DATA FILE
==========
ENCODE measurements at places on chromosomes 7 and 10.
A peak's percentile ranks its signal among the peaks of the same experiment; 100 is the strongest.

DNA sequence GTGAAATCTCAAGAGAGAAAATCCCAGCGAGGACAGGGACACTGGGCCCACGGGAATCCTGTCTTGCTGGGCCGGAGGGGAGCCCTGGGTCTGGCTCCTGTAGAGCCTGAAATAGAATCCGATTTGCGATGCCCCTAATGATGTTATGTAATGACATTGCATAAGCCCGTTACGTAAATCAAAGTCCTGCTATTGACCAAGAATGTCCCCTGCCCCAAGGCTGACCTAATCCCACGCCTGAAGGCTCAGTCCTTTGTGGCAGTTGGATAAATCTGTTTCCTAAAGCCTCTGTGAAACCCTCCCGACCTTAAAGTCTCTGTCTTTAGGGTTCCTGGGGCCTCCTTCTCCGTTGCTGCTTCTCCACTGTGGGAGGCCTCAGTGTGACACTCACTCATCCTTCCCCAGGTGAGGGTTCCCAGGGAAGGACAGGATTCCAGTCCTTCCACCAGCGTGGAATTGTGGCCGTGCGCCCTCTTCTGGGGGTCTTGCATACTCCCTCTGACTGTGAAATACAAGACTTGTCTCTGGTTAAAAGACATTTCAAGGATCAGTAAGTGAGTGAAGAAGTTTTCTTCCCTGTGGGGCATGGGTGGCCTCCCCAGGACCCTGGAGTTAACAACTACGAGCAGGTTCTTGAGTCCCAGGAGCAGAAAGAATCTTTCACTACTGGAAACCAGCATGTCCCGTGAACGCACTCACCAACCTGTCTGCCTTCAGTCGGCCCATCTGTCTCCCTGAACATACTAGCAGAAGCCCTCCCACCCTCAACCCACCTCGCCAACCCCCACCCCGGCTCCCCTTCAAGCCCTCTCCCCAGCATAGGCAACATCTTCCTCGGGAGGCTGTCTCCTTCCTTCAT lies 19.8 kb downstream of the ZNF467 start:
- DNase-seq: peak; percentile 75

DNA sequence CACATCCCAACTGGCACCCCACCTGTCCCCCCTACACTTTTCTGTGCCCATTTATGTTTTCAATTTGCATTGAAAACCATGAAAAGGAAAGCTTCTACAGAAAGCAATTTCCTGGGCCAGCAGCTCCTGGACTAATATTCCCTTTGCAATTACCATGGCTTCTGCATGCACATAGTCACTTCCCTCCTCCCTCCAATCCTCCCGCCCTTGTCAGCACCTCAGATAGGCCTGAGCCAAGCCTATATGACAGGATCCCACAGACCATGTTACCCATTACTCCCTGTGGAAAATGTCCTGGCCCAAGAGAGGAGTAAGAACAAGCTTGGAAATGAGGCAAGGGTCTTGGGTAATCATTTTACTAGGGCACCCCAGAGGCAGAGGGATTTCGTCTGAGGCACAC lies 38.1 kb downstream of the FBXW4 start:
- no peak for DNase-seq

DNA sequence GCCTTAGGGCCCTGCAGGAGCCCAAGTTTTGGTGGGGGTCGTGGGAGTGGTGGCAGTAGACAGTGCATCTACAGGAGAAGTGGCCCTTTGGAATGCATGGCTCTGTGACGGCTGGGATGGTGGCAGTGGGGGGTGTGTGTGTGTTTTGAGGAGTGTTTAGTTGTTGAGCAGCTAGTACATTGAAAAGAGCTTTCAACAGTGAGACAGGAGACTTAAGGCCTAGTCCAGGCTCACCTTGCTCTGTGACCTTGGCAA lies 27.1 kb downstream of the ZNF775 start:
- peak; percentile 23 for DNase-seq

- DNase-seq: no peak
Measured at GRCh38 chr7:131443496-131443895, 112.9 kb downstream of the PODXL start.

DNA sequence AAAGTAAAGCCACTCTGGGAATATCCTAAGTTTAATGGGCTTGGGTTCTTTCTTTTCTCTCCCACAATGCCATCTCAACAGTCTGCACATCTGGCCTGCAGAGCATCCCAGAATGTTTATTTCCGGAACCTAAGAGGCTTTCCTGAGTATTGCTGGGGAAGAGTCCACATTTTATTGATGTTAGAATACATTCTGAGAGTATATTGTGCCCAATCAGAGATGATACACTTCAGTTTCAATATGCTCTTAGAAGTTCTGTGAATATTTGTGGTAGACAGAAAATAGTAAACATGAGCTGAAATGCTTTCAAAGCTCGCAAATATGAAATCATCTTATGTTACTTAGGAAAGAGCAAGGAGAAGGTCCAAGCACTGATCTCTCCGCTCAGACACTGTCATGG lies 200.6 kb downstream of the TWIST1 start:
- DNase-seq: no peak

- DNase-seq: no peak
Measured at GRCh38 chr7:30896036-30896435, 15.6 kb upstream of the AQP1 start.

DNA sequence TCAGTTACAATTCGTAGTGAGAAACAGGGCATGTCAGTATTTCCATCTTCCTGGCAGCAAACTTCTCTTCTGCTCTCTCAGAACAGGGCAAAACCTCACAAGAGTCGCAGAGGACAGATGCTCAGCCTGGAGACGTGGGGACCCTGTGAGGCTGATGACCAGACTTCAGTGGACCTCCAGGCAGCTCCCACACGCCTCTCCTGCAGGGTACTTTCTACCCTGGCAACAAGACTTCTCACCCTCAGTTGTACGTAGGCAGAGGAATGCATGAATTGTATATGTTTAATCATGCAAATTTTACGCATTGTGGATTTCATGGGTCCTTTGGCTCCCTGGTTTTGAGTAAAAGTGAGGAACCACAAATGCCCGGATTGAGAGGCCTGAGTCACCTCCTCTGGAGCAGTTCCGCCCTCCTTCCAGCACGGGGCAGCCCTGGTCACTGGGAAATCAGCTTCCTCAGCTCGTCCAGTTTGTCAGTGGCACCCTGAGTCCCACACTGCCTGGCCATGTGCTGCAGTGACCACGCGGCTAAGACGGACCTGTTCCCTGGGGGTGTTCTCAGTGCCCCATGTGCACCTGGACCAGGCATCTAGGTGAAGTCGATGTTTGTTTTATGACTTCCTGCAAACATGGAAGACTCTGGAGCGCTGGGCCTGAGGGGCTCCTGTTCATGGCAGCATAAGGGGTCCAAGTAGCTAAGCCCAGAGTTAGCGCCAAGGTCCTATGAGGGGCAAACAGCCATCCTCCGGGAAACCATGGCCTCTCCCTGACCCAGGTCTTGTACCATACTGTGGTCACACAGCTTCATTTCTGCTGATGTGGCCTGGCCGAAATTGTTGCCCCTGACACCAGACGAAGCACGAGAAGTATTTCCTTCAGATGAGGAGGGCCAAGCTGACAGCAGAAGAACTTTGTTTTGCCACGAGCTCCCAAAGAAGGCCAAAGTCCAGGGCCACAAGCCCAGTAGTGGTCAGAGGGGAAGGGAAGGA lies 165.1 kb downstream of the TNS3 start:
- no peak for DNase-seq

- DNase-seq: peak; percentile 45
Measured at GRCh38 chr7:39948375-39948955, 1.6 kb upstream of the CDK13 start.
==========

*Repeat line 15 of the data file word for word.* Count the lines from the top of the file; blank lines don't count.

DNA sequence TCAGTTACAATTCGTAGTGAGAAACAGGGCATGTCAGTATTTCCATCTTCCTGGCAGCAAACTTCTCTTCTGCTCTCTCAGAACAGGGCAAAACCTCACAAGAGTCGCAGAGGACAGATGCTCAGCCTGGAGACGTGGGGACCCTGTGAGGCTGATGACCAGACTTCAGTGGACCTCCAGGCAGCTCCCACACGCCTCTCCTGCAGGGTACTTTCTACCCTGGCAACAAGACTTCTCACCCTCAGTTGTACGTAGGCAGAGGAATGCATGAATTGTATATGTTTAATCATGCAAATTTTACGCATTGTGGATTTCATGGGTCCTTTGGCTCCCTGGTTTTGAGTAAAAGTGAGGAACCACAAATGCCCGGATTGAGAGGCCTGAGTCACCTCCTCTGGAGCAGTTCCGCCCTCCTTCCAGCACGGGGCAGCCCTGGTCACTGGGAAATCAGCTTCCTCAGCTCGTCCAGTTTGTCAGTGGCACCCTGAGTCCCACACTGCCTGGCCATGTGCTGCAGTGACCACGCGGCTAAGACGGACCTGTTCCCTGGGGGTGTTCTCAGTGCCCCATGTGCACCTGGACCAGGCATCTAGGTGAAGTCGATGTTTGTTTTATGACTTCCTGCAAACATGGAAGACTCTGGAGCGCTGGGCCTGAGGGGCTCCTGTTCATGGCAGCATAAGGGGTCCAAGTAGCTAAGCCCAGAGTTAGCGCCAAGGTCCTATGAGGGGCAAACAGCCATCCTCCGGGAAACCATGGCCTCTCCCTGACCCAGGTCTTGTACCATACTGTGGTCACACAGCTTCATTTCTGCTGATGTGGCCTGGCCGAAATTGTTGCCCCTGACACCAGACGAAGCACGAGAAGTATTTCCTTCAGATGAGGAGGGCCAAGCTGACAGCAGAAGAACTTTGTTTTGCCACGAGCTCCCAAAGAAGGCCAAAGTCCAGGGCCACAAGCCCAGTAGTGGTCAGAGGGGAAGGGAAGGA lies 165.1 kb downstream of the TNS3 start: